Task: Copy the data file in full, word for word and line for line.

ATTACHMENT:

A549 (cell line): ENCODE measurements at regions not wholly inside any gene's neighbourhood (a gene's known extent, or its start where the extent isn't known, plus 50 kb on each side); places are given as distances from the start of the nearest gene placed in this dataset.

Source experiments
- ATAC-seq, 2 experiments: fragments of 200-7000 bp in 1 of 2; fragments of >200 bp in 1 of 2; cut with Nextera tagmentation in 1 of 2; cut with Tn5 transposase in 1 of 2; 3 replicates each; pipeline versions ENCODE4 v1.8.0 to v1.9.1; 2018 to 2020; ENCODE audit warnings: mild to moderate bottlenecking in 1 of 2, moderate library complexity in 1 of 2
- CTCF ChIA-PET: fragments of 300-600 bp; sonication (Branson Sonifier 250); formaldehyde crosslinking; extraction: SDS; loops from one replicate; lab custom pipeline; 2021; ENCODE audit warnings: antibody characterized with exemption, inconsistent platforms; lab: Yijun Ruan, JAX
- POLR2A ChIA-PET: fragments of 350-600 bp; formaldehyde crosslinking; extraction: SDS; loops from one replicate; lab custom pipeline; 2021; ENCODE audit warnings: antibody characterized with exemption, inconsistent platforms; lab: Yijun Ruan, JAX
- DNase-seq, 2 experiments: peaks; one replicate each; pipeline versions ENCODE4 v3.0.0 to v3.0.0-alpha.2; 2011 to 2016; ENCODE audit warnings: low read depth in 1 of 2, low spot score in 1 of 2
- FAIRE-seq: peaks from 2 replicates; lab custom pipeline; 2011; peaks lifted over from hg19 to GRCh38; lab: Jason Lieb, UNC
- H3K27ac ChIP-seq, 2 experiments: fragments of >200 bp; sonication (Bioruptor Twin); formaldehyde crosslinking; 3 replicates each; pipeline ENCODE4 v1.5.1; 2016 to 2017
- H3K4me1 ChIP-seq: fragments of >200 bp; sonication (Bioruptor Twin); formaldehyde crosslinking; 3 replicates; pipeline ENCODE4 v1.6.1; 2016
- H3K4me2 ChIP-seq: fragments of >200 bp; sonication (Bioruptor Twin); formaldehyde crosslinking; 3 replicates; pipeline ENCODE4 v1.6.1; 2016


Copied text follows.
A549 (cell line): ENCODE measurements at regions not wholly inside any gene's neighbourhood (a gene's known extent, or its start where the extent isn't known, plus 50 kb on each side); places are given as distances from the start of the nearest gene placed in this dataset.

Source experiments
- ATAC-seq, 2 experiments: fragments of 200-7000 bp in 1 of 2; fragments of >200 bp in 1 of 2; cut with Nextera tagmentation in 1 of 2; cut with Tn5 transposase in 1 of 2; 3 replicates each; pipeline versions ENCODE4 v1.8.0 to v1.9.1; 2018 to 2020; ENCODE audit warnings: mild to moderate bottlenecking in 1 of 2, moderate library complexity in 1 of 2
- CTCF ChIA-PET: fragments of 300-600 bp; sonication (Branson Sonifier 250); formaldehyde crosslinking; extraction: SDS; loops from one replicate; lab custom pipeline; 2021; ENCODE audit warnings: antibody characterized with exemption, inconsistent platforms; lab: Yijun Ruan, JAX
- POLR2A ChIA-PET: fragments of 350-600 bp; formaldehyde crosslinking; extraction: SDS; loops from one replicate; lab custom pipeline; 2021; ENCODE audit warnings: antibody characterized with exemption, inconsistent platforms; lab: Yijun Ruan, JAX
- DNase-seq, 2 experiments: peaks; one replicate each; pipeline versions ENCODE4 v3.0.0 to v3.0.0-alpha.2; 2011 to 2016; ENCODE audit warnings: low read depth in 1 of 2, low spot score in 1 of 2
- FAIRE-seq: peaks from 2 replicates; lab custom pipeline; 2011; peaks lifted over from hg19 to GRCh38; lab: Jason Lieb, UNC
- H3K27ac ChIP-seq, 2 experiments: fragments of >200 bp; sonication (Bioruptor Twin); formaldehyde crosslinking; 3 replicates each; pipeline ENCODE4 v1.5.1; 2016 to 2017
- H3K4me1 ChIP-seq: fragments of >200 bp; sonication (Bioruptor Twin); formaldehyde crosslinking; 3 replicates; pipeline ENCODE4 v1.6.1; 2016
- H3K4me2 ChIP-seq: fragments of >200 bp; sonication (Bioruptor Twin); formaldehyde crosslinking; 3 replicates; pipeline ENCODE4 v1.6.1; 2016